No high tech gadgets (except computer), spend time with the family. Try to do things around the house. I’ve actually cut out too much and I have more time than I need right now… which isn’t good either… but it’s the right concept.

  • Credit Card Chaser says:

    One other huge thing that saves me time is outsourcing. If you can calculate how much your time is worth and then spend your time doing the things where your time is most valuable and outsource the rest then you can save a lot of time (and make more money in the long haul).

  • Cd Phi says:

    Time is money. I think the key here is being productive. Don’t aimlessly waste your time lounging around, but instead have tasks and reward yourself when you complete a few tasks. Things will get done much faster.

  • Craig says:

    DVR has really helped me save time. I always watch a show or two in the background while getting ready in the morning when I have more time. Allows me to watch on my time and faster.

    • MoneyNing says:

      Thanks for sharing an unique way to save time. I’m sure the lack of commercials save you even more time too.

    • Credit Card Chaser says:

      I do the same thing as I very rarely watch live TV. The only time I ever hardly watch live TV is when I watch sports but other than that I use my DVR and fast forward through the commercials.

  • John DeFlumeri Jr says:

    There is more time always available if we reduce our television time.

  • Phil says:

    Ah, we all have time, and I cannot agree more on the laziness. Do all that you can now so that you can be free later. Stop the whining and begin working more. If you don’t have enough money, go make some more.

  • Sandy says:

    I love the advice on weaknesses. Most people don’t realize that trying to strengthen their weakness is really a lost cause unless you can really get good at it, but they keep trying.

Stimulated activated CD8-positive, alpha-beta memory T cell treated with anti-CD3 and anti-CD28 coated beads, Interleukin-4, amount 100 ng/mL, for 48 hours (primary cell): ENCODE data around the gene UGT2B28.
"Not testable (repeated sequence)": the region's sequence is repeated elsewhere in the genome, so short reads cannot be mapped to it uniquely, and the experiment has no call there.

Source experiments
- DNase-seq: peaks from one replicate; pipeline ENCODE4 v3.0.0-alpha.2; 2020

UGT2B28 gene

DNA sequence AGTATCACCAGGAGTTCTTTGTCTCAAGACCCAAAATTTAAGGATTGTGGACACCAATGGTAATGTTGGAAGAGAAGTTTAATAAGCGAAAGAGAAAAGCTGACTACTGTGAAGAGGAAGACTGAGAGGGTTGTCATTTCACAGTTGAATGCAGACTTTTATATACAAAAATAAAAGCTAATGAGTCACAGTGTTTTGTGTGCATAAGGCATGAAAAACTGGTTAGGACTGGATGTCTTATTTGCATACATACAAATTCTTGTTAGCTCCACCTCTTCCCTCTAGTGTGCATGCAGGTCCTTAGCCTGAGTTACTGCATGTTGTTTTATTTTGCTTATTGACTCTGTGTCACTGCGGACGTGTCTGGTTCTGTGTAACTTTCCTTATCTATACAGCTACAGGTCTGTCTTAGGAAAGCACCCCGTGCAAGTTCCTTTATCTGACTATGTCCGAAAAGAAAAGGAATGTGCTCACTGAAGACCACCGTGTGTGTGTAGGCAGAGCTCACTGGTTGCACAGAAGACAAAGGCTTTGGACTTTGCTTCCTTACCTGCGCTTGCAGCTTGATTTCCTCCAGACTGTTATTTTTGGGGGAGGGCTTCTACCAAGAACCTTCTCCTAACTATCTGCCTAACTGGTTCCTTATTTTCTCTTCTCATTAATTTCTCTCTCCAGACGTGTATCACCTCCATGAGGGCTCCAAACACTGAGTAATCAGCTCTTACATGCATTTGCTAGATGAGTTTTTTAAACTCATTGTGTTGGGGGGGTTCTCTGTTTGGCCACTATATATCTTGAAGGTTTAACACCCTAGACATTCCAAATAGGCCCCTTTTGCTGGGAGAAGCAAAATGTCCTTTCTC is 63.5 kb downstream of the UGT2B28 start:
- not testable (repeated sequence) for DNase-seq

Work on your strengths to become the go to person for something and you won’t seem as dispensable at work anymore.

    • MoneyNing says:

      Unfortunately, EVERYONE is dispensable, which you already implied. However, you are totally correct that you will beat the odds of being fired if you have an asset that’s tremendously valuable to where you work.

  • Daniel says:

    It’s easy to focus on the easiest tasks and get them out of the way, but quite often that leads to getting nothing important done. By splitting up the small tasks throughout the day and focusing your energy on the important tasks, you’ll be much more productive.

    I commute 25 minutes each way to work (200+ a year). I recently read an article that said that was just below average. I wish I could find a job next door, but sometimes that’s not possible.

    Also, if you make $50,000, you’re likely doing it on salary, so those 100 or 200 hours spent working don’t translate into much additional money. But if you spend those hours (and many more) investing in yourself and building side income, you will be able to build a new stream of income. It all comes down to wanting it.

    • MoneyNing says:

      Are you actively looking for a job that’s closer to your home? How about seriously considering moving closer to your work place? The houses might seem more expensive, but 1 hour of your time every day amounts to a gigantic sum of money.

      Hopefully, you are already trying to build your side income, in which case you are seeing the power of that extra hour.

      Don’t waste your time but work hard. You will be much happier, and richer too.